Harris Promises an Executive Order to Regulate Gun Laws and Gabbard Discusses the Consequences of War at the CA Democratic Convention

Ritu Jha-


The sounds of chanting, clapping, and presidential candidates pitching why they are running and what they can offer as the president of the United States of America filled the 2019 California Democratic Convention held May 31 through June 2 at the Moscone Center in San Francisco, California.

Demonstrations gathered outside the Moscone Center where Congresswoman Tulsi Gabbard’s team chanted slogans against the US policy of regime change war, and “We want Tulsi!” Professional sex workers and anti-circumcision activists in fake-bloody trousers protested while holding signs that read “This is my body,” reminding attendees that these are serious issues, and this is San Francisco.

Of the 14 presidential candidates who campaigned at the convention, a few also hosted their own political events at smaller gatherings.

Democratic presidential candidate Sen. Kamala Harris, a daughter of an Indian mother and a Jamaican father, was hosted by a long-time Harris supporter Ashok Bhatt, a former member of the California Water Commission.

Harris, while addressing a small gathering at New Delhi restaurant on Saturday, June 1, touched on several issues and talked about “speaking truth.” She said we must all speak out and never be left to fight alone. On the issues of rising racism, sexism, and xenophobia she said these are born out of hate and are issues that we have been facing in the past two years.

California-native Harris, sharing her agenda if elected as the president, said she would work on teachers’ pay, equal pay for men and women, and gun safety laws, and in a stern tone spoke about issuing an executive order as the US president. She said she would give the US Congress 100 days to get their act together, and if they fail she will take executive action.

“What I would do is put in a requirement for anyone who sells more than five guns a year, they are required to do background checks when they sell those guns. I will require for any gun dealer that breaks the law, the ATF take their license,” said Harris.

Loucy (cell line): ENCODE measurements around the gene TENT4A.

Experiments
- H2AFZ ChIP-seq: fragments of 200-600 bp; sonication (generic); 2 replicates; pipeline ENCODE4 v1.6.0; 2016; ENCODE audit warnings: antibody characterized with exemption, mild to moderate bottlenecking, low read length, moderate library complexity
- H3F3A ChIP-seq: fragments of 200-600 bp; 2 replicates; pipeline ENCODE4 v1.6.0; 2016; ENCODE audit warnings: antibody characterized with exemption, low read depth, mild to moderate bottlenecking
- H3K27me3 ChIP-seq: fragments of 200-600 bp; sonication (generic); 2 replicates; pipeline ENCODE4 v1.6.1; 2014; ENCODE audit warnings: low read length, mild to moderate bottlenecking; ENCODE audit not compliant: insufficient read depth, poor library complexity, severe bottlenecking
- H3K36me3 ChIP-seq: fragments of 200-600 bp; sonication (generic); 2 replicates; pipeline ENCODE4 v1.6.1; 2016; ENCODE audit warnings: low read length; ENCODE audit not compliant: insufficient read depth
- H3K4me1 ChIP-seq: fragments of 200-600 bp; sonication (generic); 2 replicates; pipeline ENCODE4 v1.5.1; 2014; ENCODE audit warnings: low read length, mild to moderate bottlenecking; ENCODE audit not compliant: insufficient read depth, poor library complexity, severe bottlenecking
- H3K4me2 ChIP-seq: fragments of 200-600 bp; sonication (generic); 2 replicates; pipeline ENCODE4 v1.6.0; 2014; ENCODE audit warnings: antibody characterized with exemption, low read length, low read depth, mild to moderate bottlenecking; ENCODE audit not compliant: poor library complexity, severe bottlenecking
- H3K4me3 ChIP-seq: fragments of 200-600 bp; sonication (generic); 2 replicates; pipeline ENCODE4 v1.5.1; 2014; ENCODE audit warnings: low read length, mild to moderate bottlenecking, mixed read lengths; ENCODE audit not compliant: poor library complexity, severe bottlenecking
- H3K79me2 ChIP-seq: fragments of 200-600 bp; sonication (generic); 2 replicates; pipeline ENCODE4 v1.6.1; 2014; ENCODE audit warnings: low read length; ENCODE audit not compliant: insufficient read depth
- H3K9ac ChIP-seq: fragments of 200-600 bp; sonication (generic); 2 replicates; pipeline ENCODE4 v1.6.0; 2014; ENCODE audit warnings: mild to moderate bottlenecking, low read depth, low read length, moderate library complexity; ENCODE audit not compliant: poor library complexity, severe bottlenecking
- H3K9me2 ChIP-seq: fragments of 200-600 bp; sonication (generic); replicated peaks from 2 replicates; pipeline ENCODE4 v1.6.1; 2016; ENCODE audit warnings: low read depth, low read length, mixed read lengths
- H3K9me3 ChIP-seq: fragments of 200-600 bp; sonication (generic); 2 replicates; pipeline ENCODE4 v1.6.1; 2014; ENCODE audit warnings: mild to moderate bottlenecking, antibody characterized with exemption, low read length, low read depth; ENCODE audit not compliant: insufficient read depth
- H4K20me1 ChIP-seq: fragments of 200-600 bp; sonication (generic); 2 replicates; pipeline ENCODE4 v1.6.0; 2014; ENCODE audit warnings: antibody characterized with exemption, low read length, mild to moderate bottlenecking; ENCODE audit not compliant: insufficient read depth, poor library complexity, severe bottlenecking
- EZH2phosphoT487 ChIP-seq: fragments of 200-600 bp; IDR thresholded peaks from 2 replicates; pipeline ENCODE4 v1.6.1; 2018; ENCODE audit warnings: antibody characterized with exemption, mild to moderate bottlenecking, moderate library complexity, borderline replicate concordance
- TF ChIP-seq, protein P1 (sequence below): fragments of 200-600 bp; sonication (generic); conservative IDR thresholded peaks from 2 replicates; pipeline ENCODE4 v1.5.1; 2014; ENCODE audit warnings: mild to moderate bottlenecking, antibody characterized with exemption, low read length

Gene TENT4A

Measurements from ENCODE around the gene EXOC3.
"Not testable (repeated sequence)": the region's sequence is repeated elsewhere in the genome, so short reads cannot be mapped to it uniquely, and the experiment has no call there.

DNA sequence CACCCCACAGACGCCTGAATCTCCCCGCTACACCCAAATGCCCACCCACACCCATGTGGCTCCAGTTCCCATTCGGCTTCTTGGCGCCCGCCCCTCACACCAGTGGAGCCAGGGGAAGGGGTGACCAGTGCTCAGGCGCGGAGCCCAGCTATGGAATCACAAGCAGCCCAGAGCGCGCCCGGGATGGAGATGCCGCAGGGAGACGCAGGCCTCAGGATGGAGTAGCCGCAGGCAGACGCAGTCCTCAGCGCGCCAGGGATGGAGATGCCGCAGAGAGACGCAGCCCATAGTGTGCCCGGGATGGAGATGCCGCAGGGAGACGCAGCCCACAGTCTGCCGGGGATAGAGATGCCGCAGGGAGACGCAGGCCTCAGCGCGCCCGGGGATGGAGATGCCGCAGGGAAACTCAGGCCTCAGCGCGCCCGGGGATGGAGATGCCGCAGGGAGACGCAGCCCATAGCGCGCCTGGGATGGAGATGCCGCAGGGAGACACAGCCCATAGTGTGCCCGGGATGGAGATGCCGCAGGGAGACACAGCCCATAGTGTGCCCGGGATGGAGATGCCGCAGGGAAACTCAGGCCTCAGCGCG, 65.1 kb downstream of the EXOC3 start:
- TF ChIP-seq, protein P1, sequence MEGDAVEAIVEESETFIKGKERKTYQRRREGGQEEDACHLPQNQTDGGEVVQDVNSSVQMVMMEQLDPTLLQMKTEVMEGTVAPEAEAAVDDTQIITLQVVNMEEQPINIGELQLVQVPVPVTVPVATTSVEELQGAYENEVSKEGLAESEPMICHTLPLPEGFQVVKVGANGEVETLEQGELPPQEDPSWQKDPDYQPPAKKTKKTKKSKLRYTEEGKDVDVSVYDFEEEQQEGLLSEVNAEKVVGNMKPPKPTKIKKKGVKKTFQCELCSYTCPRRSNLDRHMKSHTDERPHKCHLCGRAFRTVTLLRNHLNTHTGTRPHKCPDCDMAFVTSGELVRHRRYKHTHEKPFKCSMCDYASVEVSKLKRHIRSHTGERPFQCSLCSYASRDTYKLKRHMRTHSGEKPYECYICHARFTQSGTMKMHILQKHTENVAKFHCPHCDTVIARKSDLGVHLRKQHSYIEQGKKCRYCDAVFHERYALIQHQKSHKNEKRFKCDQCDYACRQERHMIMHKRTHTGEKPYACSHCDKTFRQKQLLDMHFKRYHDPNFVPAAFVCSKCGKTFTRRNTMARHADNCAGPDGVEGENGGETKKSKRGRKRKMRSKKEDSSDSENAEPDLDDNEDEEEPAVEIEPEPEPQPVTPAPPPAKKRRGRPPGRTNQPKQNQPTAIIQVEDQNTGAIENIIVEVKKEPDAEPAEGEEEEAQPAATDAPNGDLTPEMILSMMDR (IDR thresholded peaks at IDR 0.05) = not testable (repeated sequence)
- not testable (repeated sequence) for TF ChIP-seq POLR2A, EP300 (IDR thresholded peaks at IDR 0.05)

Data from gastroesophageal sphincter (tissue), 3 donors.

Bhatt on hosting Harris told indica, “I support her always, and she is more concerned about education rather than sending people to jail. She is more interested in making equal paychecks and healthcare.”

Bhatt is hopeful that if Harris is elected, she can bring in comprehensive immigration reform, while other candidates just offer lip service. Bhatt said he has been supporting Harris for the past 30 years and knew her when he was a state water commissioner.

“We have shared common causes for the public,” he said, showing his confidence in Harris  “Mark it up, many people can talk about anything and polls go up and down and whatever matters, she is in the front four of the presidential race.” According to the 2020 Democratic Presidential Nomination Polling data aggregated by www.realclearpolitics.com Harris is in fourth behind Sen. Elizabeth Warren, of Massachusetts, in third.

Congresswoman Tulsi Gabbard at the 2019 Democratic Convention.

But not all Indians agreed with Bhatt at the conference, where people were chanting in favor of Iraq War veteran Tulsi Gabbard. Her campaign has been against the US regime change wars policy and received frequent applause when highlighted this issue.

“The most important job the president has is commander-in-chief, and I have served twice in the Middle East [brought applause from the audience] and 6 years on foreign affairs, and I know the importance of our national security and I know the cost of war. I have seen it firsthand,” said Congresswoman Gabbard, a converted Hindu. “A war that can destroy our country and our future. As your president, I will end our long-standing foreign policy of carrying out these costly regime change wars.”